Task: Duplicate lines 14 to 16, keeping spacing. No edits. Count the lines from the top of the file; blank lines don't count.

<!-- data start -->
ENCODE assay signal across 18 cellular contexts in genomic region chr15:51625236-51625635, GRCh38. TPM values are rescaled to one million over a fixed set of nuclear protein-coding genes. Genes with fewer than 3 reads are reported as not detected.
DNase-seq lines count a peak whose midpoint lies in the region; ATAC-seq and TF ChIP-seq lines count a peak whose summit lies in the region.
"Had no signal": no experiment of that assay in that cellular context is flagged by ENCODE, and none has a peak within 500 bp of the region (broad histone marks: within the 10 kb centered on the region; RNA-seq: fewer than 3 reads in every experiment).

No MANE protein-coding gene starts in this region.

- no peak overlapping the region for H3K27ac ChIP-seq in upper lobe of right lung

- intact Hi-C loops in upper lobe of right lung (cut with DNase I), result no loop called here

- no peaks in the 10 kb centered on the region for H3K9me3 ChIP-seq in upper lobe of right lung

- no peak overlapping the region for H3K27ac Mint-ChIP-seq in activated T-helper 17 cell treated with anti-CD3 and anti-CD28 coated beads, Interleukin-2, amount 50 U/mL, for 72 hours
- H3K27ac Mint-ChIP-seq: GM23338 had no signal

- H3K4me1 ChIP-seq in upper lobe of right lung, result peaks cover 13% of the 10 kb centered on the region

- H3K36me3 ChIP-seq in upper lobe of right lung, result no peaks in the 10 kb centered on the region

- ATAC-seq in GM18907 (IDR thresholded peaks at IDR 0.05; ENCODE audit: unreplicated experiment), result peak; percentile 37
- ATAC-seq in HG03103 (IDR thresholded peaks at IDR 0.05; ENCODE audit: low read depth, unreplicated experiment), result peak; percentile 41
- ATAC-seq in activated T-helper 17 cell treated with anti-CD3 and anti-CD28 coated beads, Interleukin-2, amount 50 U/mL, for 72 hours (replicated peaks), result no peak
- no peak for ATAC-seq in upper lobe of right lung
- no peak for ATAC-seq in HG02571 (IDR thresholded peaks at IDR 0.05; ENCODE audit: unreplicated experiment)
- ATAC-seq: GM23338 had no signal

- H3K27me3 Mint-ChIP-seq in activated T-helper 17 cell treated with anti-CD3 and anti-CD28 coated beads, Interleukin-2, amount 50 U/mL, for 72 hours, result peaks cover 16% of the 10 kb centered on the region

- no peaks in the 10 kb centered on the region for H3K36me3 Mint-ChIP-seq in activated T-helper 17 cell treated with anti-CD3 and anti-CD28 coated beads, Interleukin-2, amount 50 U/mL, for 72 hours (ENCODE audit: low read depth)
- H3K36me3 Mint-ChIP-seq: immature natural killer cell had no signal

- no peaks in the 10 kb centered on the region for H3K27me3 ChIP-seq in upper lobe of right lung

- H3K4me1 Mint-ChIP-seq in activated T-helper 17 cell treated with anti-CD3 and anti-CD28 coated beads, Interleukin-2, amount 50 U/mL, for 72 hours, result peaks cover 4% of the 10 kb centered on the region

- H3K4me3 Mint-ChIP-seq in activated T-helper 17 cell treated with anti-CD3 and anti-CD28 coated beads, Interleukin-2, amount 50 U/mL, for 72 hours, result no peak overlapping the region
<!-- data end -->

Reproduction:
- ATAC-seq in activated T-helper 17 cell treated with anti-CD3 and anti-CD28 coated beads, Interleukin-2, amount 50 U/mL, for 72 hours (replicated peaks), result no peak
- no peak for ATAC-seq in upper lobe of right lung
- no peak for ATAC-seq in HG02571 (IDR thresholded peaks at IDR 0.05; ENCODE audit: unreplicated experiment)